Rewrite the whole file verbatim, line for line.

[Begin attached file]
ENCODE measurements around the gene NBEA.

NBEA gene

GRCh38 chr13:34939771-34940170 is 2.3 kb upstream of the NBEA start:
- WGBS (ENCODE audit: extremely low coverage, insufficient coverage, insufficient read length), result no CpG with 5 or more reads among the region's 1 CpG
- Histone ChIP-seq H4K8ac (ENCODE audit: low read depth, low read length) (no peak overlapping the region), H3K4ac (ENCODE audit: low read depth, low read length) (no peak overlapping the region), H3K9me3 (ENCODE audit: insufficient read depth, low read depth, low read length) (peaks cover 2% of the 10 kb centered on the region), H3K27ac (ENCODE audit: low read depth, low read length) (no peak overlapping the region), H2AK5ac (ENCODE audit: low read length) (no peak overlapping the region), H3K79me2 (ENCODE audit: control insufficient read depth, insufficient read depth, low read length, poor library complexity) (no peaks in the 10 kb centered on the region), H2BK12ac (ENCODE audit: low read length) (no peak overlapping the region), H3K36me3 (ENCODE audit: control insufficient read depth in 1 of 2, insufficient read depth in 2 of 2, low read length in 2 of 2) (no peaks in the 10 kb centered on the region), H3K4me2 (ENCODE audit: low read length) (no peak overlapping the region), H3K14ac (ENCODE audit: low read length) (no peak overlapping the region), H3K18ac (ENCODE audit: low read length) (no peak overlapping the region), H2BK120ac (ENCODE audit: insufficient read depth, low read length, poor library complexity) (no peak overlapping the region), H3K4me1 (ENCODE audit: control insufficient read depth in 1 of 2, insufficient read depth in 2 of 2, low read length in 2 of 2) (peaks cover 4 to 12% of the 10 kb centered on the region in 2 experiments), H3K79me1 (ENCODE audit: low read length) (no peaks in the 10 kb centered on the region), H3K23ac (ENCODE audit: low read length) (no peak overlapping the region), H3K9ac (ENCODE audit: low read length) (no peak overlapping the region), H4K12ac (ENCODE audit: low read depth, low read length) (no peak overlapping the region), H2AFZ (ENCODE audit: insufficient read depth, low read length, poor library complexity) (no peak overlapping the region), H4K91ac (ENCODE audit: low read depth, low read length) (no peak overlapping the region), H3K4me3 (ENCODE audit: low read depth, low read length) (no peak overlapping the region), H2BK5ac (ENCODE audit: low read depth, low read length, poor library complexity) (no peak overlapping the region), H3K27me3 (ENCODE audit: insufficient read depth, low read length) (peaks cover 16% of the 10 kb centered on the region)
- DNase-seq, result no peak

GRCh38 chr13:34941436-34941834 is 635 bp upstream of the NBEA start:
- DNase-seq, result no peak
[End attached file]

ENCODE measurements around the gene NBEA.

NBEA gene

GRCh38 chr13:34939771-34940170 is 2.3 kb upstream of the NBEA start:
- WGBS (ENCODE audit: extremely low coverage, insufficient coverage, insufficient read length), result no CpG with 5 or more reads among the region's 1 CpG
- Histone ChIP-seq H4K8ac (ENCODE audit: low read depth, low read length) (no peak overlapping the region), H3K4ac (ENCODE audit: low read depth, low read length) (no peak overlapping the region), H3K9me3 (ENCODE audit: insufficient read depth, low read depth, low read length) (peaks cover 2% of the 10 kb centered on the region), H3K27ac (ENCODE audit: low read depth, low read length) (no peak overlapping the region), H2AK5ac (ENCODE audit: low read length) (no peak overlapping the region), H3K79me2 (ENCODE audit: control insufficient read depth, insufficient read depth, low read length, poor library complexity) (no peaks in the 10 kb centered on the region), H2BK12ac (ENCODE audit: low read length) (no peak overlapping the region), H3K36me3 (ENCODE audit: control insufficient read depth in 1 of 2, insufficient read depth in 2 of 2, low read length in 2 of 2) (no peaks in the 10 kb centered on the region), H3K4me2 (ENCODE audit: low read length) (no peak overlapping the region), H3K14ac (ENCODE audit: low read length) (no peak overlapping the region), H3K18ac (ENCODE audit: low read length) (no peak overlapping the region), H2BK120ac (ENCODE audit: insufficient read depth, low read length, poor library complexity) (no peak overlapping the region), H3K4me1 (ENCODE audit: control insufficient read depth in 1 of 2, insufficient read depth in 2 of 2, low read length in 2 of 2) (peaks cover 4 to 12% of the 10 kb centered on the region in 2 experiments), H3K79me1 (ENCODE audit: low read length) (no peaks in the 10 kb centered on the region), H3K23ac (ENCODE audit: low read length) (no peak overlapping the region), H3K9ac (ENCODE audit: low read length) (no peak overlapping the region), H4K12ac (ENCODE audit: low read depth, low read length) (no peak overlapping the region), H2AFZ (ENCODE audit: insufficient read depth, low read length, poor library complexity) (no peak overlapping the region), H4K91ac (ENCODE audit: low read depth, low read length) (no peak overlapping the region), H3K4me3 (ENCODE audit: low read depth, low read length) (no peak overlapping the region), H2BK5ac (ENCODE audit: low read depth, low read length, poor library complexity) (no peak overlapping the region), H3K27me3 (ENCODE audit: insufficient read depth, low read length) (peaks cover 16% of the 10 kb centered on the region)
- DNase-seq, result no peak

GRCh38 chr13:34941436-34941834 is 635 bp upstream of the NBEA start:
- DNase-seq, result no peak